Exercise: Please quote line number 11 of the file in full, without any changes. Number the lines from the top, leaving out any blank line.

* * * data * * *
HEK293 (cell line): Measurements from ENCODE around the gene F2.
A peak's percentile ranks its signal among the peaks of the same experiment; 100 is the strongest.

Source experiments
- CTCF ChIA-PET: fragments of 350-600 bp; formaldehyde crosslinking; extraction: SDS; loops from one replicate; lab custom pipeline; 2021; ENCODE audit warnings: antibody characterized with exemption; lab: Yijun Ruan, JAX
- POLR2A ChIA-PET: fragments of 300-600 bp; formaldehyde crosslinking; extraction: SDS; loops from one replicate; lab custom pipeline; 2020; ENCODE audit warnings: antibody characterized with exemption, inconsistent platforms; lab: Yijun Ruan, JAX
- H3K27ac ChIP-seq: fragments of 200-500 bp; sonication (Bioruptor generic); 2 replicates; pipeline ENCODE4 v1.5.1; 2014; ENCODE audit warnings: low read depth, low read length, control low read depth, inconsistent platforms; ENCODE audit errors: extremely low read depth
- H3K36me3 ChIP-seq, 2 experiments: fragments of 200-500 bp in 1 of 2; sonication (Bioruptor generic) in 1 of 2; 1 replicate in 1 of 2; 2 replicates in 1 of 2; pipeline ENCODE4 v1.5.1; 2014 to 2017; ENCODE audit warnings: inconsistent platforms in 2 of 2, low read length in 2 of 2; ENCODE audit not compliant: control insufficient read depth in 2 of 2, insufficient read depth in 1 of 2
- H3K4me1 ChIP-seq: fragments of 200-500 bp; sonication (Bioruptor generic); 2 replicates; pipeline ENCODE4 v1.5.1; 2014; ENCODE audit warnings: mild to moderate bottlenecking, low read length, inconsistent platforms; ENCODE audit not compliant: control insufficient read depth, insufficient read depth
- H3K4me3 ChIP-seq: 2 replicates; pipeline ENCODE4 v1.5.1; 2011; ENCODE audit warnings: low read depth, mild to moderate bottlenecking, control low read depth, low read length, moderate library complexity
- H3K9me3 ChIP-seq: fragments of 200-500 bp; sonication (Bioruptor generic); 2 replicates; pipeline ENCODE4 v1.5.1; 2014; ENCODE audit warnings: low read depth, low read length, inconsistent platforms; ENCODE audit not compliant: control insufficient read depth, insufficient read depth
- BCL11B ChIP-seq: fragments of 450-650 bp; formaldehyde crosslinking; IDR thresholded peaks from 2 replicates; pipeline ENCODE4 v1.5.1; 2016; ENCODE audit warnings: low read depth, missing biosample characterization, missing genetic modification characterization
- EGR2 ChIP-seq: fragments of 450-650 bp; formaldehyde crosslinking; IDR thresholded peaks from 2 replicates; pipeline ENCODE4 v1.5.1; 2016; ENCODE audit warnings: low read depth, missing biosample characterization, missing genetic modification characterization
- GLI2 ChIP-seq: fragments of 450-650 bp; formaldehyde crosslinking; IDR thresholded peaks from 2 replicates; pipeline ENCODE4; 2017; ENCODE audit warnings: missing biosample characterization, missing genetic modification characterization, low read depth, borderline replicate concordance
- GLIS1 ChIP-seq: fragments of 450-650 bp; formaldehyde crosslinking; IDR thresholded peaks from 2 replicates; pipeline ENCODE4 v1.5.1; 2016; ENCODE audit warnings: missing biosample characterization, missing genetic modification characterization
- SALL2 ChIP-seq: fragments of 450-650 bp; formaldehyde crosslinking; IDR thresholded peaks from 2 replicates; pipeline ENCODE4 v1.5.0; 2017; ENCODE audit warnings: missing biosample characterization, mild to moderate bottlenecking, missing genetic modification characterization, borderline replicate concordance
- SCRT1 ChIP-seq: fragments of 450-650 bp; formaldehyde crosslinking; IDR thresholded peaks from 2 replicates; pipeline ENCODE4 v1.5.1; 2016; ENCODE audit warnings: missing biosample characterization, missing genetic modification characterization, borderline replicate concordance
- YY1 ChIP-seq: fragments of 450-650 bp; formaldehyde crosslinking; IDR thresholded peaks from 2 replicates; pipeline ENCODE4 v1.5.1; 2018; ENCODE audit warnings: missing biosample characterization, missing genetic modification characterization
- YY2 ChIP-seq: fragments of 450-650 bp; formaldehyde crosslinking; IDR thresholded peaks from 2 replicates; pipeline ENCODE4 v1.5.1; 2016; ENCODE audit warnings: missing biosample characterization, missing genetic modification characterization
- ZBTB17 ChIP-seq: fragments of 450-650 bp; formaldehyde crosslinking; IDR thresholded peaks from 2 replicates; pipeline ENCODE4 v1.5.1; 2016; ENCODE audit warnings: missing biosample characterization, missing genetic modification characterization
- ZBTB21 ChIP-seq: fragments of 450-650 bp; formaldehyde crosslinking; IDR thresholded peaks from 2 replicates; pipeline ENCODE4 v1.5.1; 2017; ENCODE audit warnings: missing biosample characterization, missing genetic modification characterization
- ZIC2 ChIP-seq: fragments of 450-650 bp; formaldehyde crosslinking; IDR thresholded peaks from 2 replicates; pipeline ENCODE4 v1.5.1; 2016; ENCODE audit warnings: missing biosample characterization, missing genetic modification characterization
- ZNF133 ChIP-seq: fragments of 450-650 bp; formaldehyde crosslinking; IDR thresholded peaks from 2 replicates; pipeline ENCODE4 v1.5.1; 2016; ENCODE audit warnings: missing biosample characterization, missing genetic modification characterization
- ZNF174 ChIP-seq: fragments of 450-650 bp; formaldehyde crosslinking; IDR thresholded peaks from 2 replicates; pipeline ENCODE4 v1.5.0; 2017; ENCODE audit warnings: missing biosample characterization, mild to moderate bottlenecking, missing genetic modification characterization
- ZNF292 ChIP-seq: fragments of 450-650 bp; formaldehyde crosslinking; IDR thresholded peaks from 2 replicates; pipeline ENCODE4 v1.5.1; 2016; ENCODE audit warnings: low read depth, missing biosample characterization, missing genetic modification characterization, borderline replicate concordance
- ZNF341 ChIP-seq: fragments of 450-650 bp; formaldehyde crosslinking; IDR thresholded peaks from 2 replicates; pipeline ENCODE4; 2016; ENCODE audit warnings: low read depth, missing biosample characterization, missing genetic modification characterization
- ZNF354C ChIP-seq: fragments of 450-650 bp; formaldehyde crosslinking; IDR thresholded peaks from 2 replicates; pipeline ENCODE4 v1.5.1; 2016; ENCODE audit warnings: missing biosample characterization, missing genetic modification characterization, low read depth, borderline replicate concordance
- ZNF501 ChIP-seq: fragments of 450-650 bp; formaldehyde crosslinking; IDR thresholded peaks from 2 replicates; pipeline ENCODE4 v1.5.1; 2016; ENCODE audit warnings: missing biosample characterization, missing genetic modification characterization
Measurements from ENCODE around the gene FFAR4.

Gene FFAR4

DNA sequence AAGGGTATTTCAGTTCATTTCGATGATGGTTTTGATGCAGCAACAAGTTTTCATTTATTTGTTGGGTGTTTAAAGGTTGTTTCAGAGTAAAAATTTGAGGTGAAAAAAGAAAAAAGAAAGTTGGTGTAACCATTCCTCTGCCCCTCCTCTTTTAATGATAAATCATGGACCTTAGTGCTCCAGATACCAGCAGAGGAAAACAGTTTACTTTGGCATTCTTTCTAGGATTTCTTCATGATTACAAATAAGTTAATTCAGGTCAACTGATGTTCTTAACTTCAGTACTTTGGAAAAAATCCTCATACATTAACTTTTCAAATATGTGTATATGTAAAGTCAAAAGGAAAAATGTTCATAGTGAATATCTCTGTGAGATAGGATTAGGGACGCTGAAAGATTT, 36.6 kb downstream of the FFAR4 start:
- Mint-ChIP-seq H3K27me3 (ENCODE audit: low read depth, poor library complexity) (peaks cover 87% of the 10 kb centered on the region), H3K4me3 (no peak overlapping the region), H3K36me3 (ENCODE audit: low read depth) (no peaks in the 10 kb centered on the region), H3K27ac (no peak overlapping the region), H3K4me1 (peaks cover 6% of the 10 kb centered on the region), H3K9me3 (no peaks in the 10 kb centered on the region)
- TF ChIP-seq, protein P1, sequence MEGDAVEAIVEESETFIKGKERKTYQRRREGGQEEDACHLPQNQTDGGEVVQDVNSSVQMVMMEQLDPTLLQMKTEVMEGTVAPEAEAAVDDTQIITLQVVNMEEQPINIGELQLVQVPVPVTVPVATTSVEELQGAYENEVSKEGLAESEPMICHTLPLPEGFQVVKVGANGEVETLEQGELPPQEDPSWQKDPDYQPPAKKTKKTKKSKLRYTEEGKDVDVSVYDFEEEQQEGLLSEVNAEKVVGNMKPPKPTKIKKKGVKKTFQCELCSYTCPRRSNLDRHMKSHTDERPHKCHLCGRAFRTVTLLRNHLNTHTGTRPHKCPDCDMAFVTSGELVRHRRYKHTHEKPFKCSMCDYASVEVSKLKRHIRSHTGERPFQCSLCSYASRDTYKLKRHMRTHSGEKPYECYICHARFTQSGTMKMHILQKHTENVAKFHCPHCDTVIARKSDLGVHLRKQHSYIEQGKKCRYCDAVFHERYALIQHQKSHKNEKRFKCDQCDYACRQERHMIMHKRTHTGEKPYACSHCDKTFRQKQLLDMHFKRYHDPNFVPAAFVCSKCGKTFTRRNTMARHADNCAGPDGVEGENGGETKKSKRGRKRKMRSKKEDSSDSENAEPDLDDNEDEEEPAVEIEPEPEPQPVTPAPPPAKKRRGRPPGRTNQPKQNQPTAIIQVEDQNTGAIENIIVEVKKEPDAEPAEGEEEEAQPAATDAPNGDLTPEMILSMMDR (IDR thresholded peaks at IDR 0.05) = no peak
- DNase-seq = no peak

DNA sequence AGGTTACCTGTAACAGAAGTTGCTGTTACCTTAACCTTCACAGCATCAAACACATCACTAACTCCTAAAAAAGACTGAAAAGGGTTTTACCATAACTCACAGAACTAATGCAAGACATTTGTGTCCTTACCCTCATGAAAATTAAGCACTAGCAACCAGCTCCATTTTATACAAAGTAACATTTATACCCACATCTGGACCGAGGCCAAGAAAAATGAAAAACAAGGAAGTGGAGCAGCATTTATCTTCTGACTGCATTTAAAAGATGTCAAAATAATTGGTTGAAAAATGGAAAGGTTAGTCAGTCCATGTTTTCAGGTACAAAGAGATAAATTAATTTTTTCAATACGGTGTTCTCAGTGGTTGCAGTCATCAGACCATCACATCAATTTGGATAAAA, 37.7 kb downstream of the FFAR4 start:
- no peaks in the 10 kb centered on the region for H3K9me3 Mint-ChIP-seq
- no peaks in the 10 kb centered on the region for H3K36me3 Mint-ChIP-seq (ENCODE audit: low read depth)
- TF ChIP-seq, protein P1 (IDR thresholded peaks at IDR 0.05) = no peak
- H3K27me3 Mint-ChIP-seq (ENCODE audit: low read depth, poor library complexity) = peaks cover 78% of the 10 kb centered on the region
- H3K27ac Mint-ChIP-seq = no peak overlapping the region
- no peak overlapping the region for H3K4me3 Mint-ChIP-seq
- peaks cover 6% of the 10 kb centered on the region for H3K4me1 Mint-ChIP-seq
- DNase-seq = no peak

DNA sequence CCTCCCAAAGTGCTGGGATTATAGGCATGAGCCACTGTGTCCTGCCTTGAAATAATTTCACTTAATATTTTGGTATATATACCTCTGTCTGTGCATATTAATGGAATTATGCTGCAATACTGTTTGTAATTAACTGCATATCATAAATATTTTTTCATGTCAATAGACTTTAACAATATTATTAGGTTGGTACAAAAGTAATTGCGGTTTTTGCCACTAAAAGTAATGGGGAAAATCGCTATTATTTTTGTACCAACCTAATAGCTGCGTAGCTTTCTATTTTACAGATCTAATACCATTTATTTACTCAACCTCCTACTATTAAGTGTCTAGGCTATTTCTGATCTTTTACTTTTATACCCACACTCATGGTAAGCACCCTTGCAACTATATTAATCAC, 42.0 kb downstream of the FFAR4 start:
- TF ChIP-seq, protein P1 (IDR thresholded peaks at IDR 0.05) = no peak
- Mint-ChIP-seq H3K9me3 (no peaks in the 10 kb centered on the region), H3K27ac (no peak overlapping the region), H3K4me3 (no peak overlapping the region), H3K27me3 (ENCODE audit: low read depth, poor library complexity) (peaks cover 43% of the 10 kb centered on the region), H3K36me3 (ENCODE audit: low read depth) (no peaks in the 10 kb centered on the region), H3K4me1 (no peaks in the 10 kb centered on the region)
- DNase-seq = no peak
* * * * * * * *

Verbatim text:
- BCL11B ChIP-seq: fragments of 450-650 bp; formaldehyde crosslinking; IDR thresholded peaks from 2 replicates; pipeline ENCODE4 v1.5.1; 2016; ENCODE audit warnings: low read depth, missing biosample characterization, missing genetic modification characterization